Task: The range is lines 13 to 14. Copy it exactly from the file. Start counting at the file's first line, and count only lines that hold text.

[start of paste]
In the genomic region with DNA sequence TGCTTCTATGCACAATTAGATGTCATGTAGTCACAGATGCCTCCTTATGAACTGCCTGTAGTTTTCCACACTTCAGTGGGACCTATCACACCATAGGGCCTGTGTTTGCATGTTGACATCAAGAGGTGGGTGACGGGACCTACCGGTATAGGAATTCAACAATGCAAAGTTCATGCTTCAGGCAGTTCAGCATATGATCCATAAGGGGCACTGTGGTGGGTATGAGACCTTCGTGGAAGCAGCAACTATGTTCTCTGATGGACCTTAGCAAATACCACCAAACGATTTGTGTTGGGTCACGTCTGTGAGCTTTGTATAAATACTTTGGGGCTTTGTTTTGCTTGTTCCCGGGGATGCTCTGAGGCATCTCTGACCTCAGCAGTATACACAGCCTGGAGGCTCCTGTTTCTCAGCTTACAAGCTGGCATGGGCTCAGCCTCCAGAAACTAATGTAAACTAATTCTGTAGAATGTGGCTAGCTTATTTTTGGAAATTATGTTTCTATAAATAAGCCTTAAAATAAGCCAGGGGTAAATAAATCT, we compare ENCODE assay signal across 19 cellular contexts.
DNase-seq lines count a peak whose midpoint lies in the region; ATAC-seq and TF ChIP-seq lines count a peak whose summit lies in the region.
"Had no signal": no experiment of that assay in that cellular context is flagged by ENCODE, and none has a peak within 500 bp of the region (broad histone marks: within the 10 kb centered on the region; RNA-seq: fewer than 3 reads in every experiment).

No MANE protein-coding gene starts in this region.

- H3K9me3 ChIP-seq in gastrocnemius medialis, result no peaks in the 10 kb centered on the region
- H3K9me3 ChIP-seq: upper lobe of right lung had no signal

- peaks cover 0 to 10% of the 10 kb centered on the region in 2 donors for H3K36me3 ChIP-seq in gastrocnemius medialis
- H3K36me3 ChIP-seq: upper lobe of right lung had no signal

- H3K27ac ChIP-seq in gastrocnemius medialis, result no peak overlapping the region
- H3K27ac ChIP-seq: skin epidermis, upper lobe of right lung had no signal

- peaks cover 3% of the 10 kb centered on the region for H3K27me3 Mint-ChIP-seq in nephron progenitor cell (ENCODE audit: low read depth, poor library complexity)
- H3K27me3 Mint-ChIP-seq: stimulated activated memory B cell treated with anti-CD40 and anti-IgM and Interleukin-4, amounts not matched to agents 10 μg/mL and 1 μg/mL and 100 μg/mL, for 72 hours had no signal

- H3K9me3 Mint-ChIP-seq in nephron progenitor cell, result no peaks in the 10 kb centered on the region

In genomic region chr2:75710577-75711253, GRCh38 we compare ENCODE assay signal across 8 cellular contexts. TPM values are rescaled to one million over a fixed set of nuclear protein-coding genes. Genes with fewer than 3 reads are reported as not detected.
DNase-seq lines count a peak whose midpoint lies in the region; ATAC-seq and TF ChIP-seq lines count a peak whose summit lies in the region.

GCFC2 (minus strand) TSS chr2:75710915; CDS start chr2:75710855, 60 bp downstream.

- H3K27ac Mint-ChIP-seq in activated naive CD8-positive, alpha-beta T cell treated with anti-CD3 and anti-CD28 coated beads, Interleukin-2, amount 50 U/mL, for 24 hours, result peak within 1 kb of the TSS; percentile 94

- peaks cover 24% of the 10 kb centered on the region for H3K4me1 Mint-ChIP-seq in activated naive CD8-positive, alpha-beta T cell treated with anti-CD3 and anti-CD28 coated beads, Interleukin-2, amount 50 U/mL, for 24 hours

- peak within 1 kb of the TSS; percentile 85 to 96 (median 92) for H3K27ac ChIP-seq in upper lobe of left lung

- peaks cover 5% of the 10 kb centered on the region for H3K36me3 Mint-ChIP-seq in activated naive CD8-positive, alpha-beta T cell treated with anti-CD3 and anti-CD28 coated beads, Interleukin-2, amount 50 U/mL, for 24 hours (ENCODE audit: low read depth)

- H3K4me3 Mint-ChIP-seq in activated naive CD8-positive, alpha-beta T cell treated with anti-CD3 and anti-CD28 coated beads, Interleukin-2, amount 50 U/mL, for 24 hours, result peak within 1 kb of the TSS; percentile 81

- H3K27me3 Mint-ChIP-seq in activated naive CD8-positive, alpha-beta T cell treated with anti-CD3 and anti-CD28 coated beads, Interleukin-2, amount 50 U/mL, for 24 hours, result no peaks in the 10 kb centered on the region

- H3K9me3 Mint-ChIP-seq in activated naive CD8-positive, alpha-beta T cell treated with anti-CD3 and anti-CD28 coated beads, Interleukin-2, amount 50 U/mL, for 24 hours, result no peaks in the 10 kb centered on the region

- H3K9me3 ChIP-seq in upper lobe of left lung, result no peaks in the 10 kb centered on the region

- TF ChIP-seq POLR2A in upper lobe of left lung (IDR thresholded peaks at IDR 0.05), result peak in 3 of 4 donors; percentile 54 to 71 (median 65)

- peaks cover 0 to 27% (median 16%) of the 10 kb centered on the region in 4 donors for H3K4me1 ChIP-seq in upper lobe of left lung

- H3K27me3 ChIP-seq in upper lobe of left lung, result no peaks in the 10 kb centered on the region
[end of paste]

- H3K9me3 Mint-ChIP-seq in nephron progenitor cell, result no peaks in the 10 kb centered on the region

In genomic region chr2:75710577-75711253, GRCh38 we compare ENCODE assay signal across 8 cellular contexts. TPM values are rescaled to one million over a fixed set of nuclear protein-coding genes. Genes with fewer than 3 reads are reported as not detected.